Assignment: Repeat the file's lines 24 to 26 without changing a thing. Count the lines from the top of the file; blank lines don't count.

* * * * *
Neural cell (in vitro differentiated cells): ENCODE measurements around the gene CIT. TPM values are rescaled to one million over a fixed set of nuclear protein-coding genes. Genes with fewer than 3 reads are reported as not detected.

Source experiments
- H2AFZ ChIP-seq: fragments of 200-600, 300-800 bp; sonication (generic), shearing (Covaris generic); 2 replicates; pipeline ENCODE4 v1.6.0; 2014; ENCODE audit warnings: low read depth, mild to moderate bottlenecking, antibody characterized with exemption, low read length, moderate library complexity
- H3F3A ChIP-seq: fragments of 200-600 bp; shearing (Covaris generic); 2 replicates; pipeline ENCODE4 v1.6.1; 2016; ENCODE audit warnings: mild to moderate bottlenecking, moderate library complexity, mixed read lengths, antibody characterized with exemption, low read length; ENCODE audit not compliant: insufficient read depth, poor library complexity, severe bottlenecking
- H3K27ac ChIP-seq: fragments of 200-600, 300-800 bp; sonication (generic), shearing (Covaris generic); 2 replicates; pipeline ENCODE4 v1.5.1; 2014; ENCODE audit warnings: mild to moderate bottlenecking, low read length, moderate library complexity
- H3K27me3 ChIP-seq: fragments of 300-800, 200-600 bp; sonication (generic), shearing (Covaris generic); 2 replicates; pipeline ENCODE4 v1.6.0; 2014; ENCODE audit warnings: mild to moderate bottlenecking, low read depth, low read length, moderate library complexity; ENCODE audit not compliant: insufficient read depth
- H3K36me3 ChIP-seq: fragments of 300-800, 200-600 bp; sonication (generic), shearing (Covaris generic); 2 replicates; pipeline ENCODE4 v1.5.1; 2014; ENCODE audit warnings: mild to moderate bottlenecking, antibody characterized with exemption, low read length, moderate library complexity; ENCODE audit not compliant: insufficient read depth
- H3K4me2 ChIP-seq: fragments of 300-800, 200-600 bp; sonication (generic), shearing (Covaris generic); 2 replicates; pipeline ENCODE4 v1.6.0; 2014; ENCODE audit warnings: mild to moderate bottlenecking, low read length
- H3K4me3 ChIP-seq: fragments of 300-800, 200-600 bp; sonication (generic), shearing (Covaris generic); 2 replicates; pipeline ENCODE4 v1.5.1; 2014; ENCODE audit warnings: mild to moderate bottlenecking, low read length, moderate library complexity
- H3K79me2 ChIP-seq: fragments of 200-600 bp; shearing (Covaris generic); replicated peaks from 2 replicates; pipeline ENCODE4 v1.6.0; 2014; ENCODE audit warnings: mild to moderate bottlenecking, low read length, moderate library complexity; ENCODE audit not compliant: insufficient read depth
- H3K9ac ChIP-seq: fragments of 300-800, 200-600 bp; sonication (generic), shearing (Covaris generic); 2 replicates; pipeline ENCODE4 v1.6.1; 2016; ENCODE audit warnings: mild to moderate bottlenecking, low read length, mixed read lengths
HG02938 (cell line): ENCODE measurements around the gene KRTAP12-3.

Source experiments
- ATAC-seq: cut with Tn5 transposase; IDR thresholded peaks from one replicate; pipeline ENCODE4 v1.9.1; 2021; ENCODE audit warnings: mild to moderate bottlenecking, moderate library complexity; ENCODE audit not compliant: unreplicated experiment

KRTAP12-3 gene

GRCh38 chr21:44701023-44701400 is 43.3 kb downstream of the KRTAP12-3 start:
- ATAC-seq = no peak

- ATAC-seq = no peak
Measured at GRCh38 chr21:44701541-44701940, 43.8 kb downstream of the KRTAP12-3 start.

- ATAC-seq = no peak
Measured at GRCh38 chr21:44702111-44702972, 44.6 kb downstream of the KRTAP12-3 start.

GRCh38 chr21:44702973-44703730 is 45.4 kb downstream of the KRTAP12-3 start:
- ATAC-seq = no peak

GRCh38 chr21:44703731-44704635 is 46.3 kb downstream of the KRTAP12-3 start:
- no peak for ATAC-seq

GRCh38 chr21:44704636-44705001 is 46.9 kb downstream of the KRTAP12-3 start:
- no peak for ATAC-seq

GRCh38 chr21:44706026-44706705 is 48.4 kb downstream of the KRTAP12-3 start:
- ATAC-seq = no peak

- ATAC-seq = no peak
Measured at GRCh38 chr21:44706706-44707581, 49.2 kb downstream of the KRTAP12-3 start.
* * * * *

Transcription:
GRCh38 chr21:44703731-44704635 is 46.3 kb downstream of the KRTAP12-3 start:
- no peak for ATAC-seq

GRCh38 chr21:44704636-44705001 is 46.9 kb downstream of the KRTAP12-3 start: